R.A. Dickey had the season of a lifetime and got a two year contract as a reward. At age 36, he needs to prove that he is in his prime as a knuckleballer, and that he was not just a one season fluke.
Chris Young and Chris Capuano are both coming off seasons where they were injured. They both looked great this spring, but they need to prove that their careers will not be defined by injuries, and that they are capable of making a major comeback in their careers.
Sure, everyone may jab the Mets all winter long. They may be the big joke, but you know that come April 8 at 4:00 p.m. when the Mets open up against the Nationals at home, that hopes will be high and people will be happy that their Mets are back playing ball.
When this team is good, there is no better place to be that a Mets home game. The fans are loud, they're loyal, and they will be there before first pitch until the game is over.
Last season when the Yankees were playing in the ALCS against the Rangers, the stands were nearly empty up until game time, and when the weather was cold the stadium was about half full.
At Turner Field in Atlanta, the games were empty up until the playoffs started.
The Marlins haven't had a fan since 2003 (that's a joke, but it's coming from a real place).
Mets fans are very loud. That's what you get with the typical Brooklyn, Queens, Long Island fan base that call themselves the Flushing Faithful.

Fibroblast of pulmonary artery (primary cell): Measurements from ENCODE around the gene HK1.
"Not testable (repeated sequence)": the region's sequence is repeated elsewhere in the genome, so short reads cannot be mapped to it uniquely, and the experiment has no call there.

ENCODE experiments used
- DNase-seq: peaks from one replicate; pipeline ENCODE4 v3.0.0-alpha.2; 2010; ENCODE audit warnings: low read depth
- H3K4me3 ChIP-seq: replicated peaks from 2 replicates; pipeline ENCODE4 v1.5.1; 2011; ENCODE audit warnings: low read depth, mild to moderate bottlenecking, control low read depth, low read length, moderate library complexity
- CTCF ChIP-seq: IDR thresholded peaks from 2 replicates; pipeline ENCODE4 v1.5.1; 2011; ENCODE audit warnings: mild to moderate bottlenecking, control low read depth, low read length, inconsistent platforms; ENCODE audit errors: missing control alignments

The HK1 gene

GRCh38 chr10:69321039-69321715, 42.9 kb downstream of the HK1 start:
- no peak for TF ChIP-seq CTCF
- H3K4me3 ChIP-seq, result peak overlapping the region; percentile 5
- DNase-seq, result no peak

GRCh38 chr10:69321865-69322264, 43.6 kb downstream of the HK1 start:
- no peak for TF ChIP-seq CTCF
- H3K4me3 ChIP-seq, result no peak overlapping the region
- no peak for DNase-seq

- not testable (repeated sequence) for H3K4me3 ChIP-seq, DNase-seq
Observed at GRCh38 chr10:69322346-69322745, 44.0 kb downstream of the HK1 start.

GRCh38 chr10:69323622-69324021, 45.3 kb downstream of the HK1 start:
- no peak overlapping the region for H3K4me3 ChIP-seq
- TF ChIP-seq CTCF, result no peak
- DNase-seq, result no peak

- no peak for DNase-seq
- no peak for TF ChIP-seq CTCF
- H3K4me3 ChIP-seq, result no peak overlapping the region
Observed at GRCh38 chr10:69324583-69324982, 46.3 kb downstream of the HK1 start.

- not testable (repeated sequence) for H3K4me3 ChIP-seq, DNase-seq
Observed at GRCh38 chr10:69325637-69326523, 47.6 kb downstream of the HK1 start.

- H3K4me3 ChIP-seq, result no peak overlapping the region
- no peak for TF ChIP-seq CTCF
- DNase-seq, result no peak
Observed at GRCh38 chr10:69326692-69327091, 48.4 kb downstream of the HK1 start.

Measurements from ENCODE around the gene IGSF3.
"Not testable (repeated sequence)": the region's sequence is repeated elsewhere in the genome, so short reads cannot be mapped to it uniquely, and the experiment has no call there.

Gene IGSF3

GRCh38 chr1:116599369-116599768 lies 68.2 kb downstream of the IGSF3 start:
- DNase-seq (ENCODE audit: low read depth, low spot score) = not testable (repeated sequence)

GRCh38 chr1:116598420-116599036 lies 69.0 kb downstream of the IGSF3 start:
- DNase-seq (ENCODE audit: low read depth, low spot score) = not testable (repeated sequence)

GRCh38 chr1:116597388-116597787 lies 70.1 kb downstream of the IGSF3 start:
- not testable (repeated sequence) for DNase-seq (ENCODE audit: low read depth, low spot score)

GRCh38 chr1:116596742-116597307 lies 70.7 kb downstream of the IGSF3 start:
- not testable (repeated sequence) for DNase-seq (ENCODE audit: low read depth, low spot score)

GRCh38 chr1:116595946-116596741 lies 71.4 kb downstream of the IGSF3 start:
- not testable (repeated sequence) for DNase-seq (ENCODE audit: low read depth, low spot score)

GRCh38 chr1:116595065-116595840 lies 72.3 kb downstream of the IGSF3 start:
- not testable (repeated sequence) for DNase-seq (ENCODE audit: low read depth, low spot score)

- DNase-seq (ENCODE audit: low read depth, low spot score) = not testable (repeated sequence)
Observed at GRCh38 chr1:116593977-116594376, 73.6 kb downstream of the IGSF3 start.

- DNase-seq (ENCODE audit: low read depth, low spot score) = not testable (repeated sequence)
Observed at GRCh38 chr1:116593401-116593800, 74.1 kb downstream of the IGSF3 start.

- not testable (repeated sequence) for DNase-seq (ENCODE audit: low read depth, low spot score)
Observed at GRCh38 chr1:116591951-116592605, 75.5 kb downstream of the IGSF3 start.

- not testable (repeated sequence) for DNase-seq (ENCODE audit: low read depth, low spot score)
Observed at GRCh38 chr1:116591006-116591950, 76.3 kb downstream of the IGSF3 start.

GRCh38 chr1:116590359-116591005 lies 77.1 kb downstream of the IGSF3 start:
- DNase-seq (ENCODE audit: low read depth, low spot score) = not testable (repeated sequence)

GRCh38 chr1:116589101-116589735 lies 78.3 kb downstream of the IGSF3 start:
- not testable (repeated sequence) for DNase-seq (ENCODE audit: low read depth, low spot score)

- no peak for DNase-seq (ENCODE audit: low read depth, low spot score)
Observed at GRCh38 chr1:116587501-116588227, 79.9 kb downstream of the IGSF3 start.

If the Mets are good, Citi will be rocking.
The Mets are in that very unique position where they have a lot of talent, but nobody is expecting that they will have a good season. Everything has been negative from the media. Unlike in years past where expectations have been sky high, this year, nobody is expecting anything. There is a lot less pressure, and they could easily make a run and go under the radar. They get Santana back in July and maybe, just maybe put together 90 or so wins to get into the playoffs. The group has a lot of potential to be great, and not too many people realize that.
It is important to keep in mind that it is a long season, things happen. Who knew that R.A. Dickey would come around last year, and who knows what might come around this year? It is too early to write them off and they are a very capable group of players.
They have shed the symbolisms of failure (i.e. Oliver Perez and Luis Castillo) and are ready to move on.
So c'mon everybody! Give them a chance!